WARSAW – Members of the European Parliament investigating the use of spy software to monitor European Union governments sharply criticized Israel on Wednesday for a lack of transparency in allowing the sale of powerful Israeli spy software to European governments that have used it against critics.

European lawmakers also condemned the Polish government for refusing to meet with them during a familiarization visit to Warsaw that ended on Wednesday.

“It is regrettable and we condemn the fact that the Polish authorities did not want to cooperate with our investigative committee,” said the head of the delegation, Jeroen Lenaers, at a press conference in Warsaw.

“We believe it is also indicative of the complete lack of importance this government places on checks and balances, democratic oversight and dialogue with elected representatives.”

The committee is investigating governments’ use of Israel’s Pegasus spy software and other invasive surveillance tools, viewing the technology as a threat to democracy in the 27-nation bloc.

Pegasus was developed by Israel’s NSO Group and is designed to hack mobile phones and extract vast amounts of information from them, including text messages, passwords, location and microphone and camera recordings. The company markets the technology as a tool to fight criminals, but there have been many cases of its use by governments around the world against dissidents, journalists and political opponents.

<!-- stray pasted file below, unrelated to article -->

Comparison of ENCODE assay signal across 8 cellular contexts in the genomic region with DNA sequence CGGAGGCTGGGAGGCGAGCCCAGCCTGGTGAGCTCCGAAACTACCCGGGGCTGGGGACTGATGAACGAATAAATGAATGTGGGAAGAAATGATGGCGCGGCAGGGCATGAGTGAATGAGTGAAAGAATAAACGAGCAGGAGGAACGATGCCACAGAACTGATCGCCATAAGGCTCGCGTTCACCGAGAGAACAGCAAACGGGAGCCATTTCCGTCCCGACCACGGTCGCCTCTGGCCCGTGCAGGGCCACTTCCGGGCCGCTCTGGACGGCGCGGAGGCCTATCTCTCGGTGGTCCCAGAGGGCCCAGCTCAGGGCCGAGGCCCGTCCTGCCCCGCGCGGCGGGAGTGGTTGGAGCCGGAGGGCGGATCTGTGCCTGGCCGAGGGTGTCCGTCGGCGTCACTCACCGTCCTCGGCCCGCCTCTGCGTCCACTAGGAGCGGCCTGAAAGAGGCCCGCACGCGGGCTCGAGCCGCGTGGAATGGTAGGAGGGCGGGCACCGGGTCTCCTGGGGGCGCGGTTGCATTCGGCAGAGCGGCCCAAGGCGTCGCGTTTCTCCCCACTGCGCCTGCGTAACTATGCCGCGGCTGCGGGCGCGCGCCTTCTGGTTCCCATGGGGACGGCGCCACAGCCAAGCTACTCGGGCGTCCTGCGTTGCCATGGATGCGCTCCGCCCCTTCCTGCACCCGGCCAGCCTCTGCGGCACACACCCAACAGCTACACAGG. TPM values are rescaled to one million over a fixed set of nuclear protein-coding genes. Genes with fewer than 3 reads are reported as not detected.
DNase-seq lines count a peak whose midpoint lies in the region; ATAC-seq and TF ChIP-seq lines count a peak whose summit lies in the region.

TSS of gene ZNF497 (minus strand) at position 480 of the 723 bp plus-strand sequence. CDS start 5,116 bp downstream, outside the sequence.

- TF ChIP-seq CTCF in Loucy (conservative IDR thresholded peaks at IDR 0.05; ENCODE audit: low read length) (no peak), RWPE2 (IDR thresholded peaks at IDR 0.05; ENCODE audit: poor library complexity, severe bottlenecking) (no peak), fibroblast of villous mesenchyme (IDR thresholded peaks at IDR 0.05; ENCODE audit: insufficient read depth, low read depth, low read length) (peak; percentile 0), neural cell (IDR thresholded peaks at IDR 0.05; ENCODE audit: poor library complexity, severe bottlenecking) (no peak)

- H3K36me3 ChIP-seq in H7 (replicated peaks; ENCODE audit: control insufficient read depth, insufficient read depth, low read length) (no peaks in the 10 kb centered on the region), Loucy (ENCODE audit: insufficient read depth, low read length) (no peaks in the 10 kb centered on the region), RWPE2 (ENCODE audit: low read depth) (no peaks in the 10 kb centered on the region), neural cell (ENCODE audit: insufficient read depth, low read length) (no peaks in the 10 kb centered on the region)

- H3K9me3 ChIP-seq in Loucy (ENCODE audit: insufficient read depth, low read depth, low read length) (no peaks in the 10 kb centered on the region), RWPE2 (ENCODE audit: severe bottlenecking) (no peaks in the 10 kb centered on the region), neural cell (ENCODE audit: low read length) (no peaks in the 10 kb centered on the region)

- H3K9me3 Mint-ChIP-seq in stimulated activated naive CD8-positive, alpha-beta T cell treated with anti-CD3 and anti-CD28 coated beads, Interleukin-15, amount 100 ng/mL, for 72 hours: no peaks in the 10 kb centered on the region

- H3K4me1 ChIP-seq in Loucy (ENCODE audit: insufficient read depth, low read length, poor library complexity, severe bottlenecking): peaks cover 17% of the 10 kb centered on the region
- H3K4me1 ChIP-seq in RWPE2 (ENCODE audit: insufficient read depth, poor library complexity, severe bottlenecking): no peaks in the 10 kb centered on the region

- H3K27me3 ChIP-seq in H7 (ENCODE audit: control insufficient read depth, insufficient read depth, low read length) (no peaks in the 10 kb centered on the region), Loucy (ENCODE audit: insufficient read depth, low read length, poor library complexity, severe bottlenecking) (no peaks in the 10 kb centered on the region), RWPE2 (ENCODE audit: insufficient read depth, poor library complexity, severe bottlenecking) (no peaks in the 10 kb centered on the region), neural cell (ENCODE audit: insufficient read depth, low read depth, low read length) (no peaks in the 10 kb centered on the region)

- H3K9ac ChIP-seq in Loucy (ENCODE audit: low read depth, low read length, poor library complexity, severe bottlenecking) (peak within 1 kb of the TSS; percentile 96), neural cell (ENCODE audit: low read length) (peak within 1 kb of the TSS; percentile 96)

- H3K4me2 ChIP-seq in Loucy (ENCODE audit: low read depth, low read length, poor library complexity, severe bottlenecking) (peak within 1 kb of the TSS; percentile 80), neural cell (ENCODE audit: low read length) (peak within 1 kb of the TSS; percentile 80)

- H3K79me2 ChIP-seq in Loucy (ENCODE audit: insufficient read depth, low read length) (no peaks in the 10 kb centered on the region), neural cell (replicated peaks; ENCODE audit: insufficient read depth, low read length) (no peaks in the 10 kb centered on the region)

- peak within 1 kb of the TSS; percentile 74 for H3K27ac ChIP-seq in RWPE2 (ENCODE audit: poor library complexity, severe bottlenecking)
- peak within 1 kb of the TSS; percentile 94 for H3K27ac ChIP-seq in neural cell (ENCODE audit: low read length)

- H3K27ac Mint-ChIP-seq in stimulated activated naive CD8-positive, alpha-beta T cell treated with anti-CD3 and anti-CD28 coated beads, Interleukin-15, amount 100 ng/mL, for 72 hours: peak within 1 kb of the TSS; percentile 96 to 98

In Europe, cyber intelligence has found traces of Pegasus or other spyware in Poland, Hungary, Spain and Greece.

Sophie in ‘t Veld, the inquiry’s rapporteur, said the committee had learned that the NSO group sold spyware to 14 EU governments using export licenses issued by the Israeli government. It became known that NSO stopped selling to two of them, but did not say which ones. It is widely believed to be Poland and Hungary because of their democratic backsliding.

“Why can’t we say with certainty that Poland was one of the two countries with which the contract was terminated?” she said. “Why is NSO allowed to operate in the European Union, to run its finances through Luxembourg, to sell its products now in 12 member states, products that have been used to violate the rights of European citizens and to attack the democracy of the European Union?”

Israel, an ally, must “cooperate with us in protecting our citizens,” she said.

In ‘t Veld, she also expects most EU countries to use spyware infrequently and with oversight, but that others, including Poland, have used it “against citizens,” making it “a tool for an authoritarian political agenda.” .

Greece was shaken thanks to revelations that Nikos Androulakis, a member of the European Parliament and head of Greece’s third-largest political party, was monitored last year with Predator spyware as he ran for the leadership of his PASOK party. A financial journalist was also under surveillance.

It follows revelations of the use of spyware against government critics in Poland and Hungary and against Catalan separatists in Spain.

During their visit, which began on Monday, the 10-member delegation met with Poles targeted by the spying software, including a prosecutor and a senator, as well as other officials, including members of the Senate-controlled opposition, who are investigating the use of Pegasus .

They will publish a report of their findings and recommendations on November 8.

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